Back to The Roots: Teaching Economy About Nature

Katherine von Stackelberg
July 7, 2022

Some years ago, I got a grant through the US Environmental Protection Agency to develop systems-based approaches for managing ecological outcomes. This got me thinking about how the natural environment -- and exposure to nature -- supports and is at the heart of all aspects of human well-being. 

Around that time, there was also a lot of talk about sustainability as a "three-legged stool" or the "three pillars of sustainability", aka environment, social, and economy, and how equally important they are from a decision-making perspective. The reality is that the economy is embedded in society, which is embedded in the biosphere, so in fact, they are absolutely not equal. 

What’s more, at the same time, Johan Rockström and others started publishing data and studies about "planetary boundaries". The idea is that the planet is a constrained biosphere, and human (economic) activity is exceeding the capacity of the planet to support all that activity. 

The answer is in the nature

This got me thinking that, fundamentally, regardless of the issues we face (from climate change to biodiversity loss to widespread environmental degradation to energy use), all these issues have one root cause: humankind’s flawed relationship with the natural environment. 

At the same time, we only have to look at the natural environment to see the solutions. For example, even though the planet is constrained, nature itself is regenerative. There is no such thing as waste in nature. Waste, in that sense, is the beginning of something new. Growth is always attenuated. Unlike our economic system, which relies on growth (how often do you hear about "GDP growth" and "economic growth" as being the key to poverty reduction, happiness, and basically everything else?), natural systems always attenuate growth. 

Yet, we expect our economic system to continue growing seemingly eternally. To what end? Where is that going? What does that even mean? 

There are several other basic principles of natural systems. From those principles, an entire field of study has developed: biomimicry. Humankind’s linear take-make-waste economy is the opposite of how natural systems work. Humans have linearized everything: history, even with a past and a future; birth and the finality of death. But that's not how nature works, and nature has been at it for a long time.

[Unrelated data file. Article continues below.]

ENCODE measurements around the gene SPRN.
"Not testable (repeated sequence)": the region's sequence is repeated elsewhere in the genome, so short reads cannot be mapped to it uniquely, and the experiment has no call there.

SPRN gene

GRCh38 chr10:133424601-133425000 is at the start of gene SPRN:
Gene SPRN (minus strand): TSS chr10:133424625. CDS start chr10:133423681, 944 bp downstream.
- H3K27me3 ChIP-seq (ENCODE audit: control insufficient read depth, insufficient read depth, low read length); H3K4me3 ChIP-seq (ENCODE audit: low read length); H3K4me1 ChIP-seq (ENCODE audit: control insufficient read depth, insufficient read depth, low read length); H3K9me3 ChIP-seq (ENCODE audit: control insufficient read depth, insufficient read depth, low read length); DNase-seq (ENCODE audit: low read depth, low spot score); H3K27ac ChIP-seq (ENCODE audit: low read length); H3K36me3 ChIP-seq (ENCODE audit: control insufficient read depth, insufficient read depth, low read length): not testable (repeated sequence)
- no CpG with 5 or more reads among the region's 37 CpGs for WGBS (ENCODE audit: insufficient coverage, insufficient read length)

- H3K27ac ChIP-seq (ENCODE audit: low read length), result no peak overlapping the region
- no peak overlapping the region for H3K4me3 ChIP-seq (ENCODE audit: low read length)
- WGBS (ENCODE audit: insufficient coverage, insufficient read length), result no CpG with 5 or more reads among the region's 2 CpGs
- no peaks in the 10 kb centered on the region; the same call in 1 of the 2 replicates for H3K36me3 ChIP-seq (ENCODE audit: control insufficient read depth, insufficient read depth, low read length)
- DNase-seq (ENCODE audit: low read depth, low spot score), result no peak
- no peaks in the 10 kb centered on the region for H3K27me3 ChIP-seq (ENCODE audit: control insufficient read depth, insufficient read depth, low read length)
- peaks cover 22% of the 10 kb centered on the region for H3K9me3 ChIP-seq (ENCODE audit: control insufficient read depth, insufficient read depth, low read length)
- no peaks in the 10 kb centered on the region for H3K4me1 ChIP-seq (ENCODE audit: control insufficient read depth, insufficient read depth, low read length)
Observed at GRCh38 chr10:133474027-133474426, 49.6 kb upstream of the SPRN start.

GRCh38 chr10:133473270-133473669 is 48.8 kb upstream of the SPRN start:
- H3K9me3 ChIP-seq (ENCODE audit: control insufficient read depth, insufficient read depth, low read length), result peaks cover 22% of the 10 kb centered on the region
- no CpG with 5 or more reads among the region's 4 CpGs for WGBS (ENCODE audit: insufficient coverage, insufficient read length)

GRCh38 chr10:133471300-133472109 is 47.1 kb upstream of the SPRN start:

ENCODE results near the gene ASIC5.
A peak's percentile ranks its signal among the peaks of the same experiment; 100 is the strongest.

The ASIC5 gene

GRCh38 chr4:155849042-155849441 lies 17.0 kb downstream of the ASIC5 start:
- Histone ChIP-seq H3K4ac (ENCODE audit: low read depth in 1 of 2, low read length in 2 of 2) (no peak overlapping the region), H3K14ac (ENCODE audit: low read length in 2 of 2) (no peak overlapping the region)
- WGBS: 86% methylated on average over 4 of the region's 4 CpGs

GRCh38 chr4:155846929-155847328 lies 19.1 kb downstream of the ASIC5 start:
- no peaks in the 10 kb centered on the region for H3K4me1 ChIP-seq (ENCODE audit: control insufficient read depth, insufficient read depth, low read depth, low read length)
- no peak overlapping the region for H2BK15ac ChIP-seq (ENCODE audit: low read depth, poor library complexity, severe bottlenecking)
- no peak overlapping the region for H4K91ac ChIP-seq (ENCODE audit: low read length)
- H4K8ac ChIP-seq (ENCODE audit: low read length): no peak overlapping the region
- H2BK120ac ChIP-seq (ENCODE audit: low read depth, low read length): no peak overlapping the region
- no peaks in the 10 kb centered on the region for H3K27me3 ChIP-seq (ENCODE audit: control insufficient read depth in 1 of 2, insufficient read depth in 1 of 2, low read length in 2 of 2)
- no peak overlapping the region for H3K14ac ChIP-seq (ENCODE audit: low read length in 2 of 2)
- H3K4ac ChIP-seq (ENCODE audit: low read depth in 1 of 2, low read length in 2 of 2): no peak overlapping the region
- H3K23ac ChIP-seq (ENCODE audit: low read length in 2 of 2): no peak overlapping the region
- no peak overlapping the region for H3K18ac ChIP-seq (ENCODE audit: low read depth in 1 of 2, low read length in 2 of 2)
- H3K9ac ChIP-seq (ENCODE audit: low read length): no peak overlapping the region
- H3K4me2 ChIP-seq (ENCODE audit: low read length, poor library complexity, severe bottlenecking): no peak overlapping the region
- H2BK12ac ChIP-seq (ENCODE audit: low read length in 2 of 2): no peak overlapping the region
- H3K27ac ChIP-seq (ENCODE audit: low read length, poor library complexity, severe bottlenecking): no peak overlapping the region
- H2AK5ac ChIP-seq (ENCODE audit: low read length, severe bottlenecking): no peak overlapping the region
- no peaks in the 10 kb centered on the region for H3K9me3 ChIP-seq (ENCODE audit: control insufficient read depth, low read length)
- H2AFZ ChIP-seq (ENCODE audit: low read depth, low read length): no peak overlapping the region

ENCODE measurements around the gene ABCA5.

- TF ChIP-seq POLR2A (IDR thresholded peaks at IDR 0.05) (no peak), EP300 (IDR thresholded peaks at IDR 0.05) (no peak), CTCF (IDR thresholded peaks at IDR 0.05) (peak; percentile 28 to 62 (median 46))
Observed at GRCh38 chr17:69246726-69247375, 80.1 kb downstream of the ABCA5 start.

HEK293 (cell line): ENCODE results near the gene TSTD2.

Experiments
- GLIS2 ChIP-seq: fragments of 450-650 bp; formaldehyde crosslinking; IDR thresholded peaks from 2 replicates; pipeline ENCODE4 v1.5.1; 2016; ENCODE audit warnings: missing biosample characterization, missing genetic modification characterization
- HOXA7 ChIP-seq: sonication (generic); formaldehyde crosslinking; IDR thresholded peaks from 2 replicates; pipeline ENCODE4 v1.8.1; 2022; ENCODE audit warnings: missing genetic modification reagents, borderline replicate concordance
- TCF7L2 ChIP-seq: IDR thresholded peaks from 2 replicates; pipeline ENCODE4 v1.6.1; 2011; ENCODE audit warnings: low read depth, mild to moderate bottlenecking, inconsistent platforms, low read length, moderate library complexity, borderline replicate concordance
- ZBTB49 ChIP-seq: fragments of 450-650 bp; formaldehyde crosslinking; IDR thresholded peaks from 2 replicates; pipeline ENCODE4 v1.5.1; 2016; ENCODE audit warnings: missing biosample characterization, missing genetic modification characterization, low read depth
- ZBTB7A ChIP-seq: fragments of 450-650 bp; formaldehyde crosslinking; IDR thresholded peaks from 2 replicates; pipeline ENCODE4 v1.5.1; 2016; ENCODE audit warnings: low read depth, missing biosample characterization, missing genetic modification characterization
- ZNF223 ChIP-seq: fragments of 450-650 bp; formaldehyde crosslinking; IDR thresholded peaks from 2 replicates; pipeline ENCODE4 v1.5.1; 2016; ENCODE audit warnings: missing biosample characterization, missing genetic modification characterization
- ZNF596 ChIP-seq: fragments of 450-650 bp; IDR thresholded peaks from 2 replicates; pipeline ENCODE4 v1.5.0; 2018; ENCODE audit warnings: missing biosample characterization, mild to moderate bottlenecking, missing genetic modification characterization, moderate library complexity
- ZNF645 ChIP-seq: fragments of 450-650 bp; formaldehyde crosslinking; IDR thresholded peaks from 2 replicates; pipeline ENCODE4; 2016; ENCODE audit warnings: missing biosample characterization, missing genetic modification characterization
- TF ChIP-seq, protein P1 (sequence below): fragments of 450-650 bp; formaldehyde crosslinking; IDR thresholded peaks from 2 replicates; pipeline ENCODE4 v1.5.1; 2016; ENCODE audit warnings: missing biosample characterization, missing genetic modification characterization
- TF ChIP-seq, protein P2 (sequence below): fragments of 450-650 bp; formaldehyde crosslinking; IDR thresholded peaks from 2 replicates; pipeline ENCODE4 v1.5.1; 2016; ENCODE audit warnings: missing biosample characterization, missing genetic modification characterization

Time to value the ecosystem services

It’s time to value ecosystem services. Environmental scientists, ecologists, natural scientists, natural systems modelers -- we all get it. It's the economists, financial experts, and economic systems that do not. I view that part as being the most pressing and critical: the idea of ecosystem services notwithstanding. 

Ecosystem services are supposed to serve as a bridge between the economic and natural systems. Ecosystem services are the benefits that nature provides us, since they contribute to well-being. Services have benefits, and benefits have value. 

Economists are all about tradeoffs. So, in principle, it should be possible to value ecosystem services. The problem is that the only services that seem to get valued are the provisioning ones: food, fiber, and fuel. In short, everything we extract from nature. But the real value of nature has nothing to do with what we extract. It has to do with how we exist. 

And it all may be a lot simpler than we think. We don't have to start adding up every single ecosystem service and worrying about double-counting and overlaps and specific dollar amounts (all being done while "Rome is burning", by the way). It all comes down to land-use. And land-use comes down to soil. Without soil, there is no nature (but now we’re getting into a whole different conversation, let's leave that for another time).